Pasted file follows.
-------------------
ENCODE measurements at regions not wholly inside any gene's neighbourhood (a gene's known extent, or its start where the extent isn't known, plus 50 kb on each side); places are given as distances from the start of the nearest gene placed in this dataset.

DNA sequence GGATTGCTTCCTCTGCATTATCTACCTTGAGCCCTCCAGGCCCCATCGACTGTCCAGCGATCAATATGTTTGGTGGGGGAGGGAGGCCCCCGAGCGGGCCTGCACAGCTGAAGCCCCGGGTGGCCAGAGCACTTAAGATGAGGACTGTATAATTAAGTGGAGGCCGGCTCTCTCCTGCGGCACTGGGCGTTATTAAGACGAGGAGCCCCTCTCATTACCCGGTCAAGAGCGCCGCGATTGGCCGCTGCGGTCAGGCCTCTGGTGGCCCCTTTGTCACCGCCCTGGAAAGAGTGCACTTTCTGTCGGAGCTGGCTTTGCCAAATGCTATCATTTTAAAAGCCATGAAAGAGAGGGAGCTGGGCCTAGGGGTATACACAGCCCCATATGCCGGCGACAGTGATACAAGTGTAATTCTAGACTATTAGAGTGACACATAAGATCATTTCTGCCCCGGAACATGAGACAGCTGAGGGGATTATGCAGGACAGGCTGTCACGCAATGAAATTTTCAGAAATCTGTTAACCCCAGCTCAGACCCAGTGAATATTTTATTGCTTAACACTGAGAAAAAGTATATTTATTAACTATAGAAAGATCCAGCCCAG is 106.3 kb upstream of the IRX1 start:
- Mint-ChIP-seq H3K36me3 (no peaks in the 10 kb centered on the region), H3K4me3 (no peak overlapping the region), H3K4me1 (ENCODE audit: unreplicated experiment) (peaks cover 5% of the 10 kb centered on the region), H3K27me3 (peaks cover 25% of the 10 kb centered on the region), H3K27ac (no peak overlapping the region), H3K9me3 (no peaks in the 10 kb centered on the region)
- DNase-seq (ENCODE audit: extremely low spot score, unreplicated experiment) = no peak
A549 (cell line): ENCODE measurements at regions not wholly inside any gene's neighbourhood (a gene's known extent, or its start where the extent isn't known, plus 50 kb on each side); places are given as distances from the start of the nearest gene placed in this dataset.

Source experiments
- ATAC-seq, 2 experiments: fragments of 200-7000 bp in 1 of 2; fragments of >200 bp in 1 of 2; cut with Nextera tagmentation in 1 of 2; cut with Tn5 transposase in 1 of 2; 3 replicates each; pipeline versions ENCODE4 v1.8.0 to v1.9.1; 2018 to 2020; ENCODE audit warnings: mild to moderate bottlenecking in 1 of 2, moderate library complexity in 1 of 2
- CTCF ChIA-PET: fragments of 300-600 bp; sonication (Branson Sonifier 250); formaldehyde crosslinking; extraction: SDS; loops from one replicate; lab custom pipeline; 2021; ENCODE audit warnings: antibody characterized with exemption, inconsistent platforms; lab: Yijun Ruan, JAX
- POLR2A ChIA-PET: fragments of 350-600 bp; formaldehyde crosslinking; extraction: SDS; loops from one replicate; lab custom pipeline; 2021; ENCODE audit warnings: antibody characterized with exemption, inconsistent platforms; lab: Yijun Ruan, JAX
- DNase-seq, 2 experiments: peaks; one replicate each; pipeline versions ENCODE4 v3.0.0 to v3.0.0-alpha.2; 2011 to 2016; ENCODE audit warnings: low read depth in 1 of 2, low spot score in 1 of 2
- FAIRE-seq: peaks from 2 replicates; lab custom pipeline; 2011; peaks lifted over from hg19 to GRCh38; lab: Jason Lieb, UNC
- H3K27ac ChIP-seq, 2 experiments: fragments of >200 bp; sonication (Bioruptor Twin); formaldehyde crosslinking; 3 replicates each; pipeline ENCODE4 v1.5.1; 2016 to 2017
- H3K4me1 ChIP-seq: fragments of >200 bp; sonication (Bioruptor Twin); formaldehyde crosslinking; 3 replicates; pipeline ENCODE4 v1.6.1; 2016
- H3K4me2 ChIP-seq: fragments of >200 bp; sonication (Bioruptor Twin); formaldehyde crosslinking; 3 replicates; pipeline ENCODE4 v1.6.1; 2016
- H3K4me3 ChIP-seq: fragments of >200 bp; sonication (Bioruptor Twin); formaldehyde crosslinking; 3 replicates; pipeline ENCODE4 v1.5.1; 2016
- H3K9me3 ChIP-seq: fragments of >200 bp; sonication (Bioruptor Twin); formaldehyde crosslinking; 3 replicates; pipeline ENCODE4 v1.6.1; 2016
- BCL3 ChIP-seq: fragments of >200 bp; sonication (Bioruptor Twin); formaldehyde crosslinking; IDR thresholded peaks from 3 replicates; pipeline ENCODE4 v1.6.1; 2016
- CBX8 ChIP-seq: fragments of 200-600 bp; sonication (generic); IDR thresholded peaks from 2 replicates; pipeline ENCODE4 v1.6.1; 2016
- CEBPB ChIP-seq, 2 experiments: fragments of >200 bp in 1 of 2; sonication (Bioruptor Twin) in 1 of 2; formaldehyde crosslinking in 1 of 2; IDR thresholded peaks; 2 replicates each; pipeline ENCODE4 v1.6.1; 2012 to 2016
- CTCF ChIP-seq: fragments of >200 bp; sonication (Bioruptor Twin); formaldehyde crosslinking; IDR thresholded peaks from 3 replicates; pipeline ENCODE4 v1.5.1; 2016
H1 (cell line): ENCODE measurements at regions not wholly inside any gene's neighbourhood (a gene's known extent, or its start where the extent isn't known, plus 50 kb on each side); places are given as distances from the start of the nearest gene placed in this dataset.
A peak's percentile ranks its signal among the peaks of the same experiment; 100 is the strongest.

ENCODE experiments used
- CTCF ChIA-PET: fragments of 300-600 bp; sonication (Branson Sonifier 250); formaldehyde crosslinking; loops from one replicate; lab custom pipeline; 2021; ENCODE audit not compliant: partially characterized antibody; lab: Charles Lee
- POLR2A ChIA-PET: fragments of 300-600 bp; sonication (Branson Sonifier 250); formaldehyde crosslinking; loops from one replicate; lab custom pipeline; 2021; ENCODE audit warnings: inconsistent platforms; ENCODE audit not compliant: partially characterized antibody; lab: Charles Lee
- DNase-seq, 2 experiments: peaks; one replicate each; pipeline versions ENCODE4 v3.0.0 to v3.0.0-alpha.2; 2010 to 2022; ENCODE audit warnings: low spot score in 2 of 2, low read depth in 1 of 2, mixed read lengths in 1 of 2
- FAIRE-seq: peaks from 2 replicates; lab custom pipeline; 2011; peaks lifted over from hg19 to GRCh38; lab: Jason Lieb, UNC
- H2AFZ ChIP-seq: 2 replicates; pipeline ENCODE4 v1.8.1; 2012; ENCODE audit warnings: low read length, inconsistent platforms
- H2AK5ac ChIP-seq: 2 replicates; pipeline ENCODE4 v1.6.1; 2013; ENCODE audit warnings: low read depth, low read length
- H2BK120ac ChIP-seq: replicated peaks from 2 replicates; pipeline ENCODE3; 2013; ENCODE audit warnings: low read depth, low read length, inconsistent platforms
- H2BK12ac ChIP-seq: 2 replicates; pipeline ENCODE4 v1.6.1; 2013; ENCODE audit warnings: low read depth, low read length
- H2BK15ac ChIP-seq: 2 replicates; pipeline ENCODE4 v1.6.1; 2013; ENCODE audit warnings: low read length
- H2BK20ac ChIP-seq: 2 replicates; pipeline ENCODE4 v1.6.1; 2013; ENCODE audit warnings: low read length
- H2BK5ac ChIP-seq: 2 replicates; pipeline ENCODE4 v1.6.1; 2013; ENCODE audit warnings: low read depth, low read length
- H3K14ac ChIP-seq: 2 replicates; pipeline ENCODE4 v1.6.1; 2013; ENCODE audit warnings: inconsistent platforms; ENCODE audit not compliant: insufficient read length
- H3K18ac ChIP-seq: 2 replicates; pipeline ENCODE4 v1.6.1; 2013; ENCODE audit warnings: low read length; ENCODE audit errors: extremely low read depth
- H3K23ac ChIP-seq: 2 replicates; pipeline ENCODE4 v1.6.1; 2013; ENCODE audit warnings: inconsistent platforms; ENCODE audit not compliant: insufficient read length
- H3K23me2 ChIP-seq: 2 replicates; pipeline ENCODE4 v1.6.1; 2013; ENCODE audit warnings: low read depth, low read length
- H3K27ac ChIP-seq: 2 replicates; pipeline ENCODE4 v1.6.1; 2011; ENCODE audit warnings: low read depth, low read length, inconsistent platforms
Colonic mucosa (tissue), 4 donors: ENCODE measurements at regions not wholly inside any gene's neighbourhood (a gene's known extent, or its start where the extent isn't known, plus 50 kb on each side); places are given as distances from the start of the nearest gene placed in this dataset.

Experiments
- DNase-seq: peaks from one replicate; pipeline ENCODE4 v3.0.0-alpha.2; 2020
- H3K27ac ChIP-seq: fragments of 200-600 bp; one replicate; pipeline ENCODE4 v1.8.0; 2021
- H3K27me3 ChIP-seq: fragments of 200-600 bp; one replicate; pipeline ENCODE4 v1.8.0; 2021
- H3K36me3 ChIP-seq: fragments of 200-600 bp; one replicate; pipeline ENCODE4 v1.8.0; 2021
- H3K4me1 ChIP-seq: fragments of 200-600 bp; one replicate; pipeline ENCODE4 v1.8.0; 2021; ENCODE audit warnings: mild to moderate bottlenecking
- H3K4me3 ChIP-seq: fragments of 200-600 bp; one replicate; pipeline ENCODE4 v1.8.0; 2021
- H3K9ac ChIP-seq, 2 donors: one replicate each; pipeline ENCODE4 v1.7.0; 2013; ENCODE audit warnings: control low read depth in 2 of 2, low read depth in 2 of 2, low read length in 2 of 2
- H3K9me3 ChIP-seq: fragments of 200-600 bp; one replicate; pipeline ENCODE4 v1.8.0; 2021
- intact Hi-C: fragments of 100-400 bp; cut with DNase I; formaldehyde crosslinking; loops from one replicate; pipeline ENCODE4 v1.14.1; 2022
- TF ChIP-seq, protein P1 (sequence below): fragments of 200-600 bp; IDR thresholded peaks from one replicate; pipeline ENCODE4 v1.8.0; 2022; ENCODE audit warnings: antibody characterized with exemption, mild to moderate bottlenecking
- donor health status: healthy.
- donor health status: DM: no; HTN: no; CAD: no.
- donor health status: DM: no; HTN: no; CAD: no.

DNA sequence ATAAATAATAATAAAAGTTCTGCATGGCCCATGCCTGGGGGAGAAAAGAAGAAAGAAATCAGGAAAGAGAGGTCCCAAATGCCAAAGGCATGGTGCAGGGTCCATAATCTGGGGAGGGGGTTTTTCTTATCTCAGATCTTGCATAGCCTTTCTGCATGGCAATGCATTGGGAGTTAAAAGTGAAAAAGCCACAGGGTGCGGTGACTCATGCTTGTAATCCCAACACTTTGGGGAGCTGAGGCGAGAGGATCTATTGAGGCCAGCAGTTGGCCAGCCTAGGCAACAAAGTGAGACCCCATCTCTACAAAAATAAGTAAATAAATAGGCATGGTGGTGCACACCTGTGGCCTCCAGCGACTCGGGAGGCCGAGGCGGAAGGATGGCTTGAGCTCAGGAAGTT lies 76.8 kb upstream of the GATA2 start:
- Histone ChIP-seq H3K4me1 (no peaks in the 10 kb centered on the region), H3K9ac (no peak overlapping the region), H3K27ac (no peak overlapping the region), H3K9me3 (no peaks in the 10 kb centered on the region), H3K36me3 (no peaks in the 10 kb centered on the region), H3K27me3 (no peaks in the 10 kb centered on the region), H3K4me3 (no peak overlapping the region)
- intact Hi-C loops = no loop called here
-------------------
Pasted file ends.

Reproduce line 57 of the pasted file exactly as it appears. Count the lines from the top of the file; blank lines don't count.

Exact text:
- intact Hi-C loops = no loop called here